|Edited by John Morrow||Jack Kirby Collector celebrates the life and career of the "King" of comics through interviews with Kirby and his contemporaries, feature articles, and rare & unseen Kirby artwork. Now in tabloid format, the magazine showcases Kirby's art at even larger size.|
The Evolution Of Thor & The Stone Men
by and © Richard Kolkman (with thanks to John Modica and Mark Evanier)From Jack Kirby Collector #14
To Marvelites, the origin and first appearance of Thor in Journey Into Mystery #83 (August 1962) is as familiar as the FF's cosmic rocket hop. Feeble Don Blake discovers Thor's hammer in the guise of an old stick. Upon striking the stick, he becomes Thor, god of thunder. With his hammer, Thor shatters a tree, commands the elements, and routs a rowdy band of Saturnian Stone Men from Earth. "Thor the Mighty! And the Stone Men from Saturn!" begins the saga of Thor and Asgard, which under Kirby's pencil developed into a stunning cosmic masterpiece. Of course, the original concept for Thor can be found in many mythological texts; but Jack's re-invention of Thor as a heroic figure in our popular culture can be traced back to DC's Adventure Comics #75 (May 1942; reprinted in Forever People #6).
The "first" Thor faces off against the Sandman and Sandy in Simon & Kirby's "Villain from Valhalla" and follows basic precepts from the Norse legends. Thor has command of both his hammer (Mjolnir) and the elements. The appearance of this red-haired ruffian includes a winged helmet and strapped boots. Thor's invincible hammer smashes open a bank vault and destroys a police car. Thor turns out to be "Fairy Tales" Fenton, a metallurgy professor/robber whose invisible bullet-proof suit and electronically charged hammer are ultimately no match for the Sandman and Sandy.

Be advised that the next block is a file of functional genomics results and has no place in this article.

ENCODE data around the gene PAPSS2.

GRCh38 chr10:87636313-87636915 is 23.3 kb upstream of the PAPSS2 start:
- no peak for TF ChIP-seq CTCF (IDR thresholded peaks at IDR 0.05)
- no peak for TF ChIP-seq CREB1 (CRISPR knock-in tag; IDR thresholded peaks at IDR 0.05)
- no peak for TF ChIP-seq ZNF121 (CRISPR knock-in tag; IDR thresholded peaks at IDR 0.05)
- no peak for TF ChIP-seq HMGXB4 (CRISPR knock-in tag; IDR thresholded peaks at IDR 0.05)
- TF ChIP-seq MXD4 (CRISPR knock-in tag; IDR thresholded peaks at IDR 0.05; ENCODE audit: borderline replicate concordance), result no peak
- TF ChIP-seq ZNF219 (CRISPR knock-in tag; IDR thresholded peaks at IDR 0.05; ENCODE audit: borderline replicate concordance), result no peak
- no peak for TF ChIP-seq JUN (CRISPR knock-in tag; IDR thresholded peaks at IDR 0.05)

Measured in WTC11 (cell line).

Adventure Comics #75 wasn't the first time Simon and Kirby attempted to fuse mythology into comics; Blue Bolt and Red Raven had mythological ties. Mercury made his one and only appearance in Red Raven #1 and Hurricane (a backup in the first two issues of Captain America) was mentioned to be Thor's son. But it isn't until more than 15 years later that Kirby (sans Simon) revisits the Thor concept in DC's Tales of the Unexpected #16 (August 1957, reprinted in DC Special #4, Sept. 1969).
"The Magic Hammer" was likely written by Jack, and features a horn-helmeted Thor, the genuine god of thunder. Even though mere mortals can lift Thor's hammer, it is still a conduit for great power when impacted. The hammer shatters a tree in an impressive show of force, and seems capable of bursting open yet another bank vault. The hammer is virtually identical to the familiar Marvel version. A diminutive proto-Loki appears here as a sneaky hammer thief. Thor, bearded and caped, has strapped leggings, a large sword and circular designs on his chest.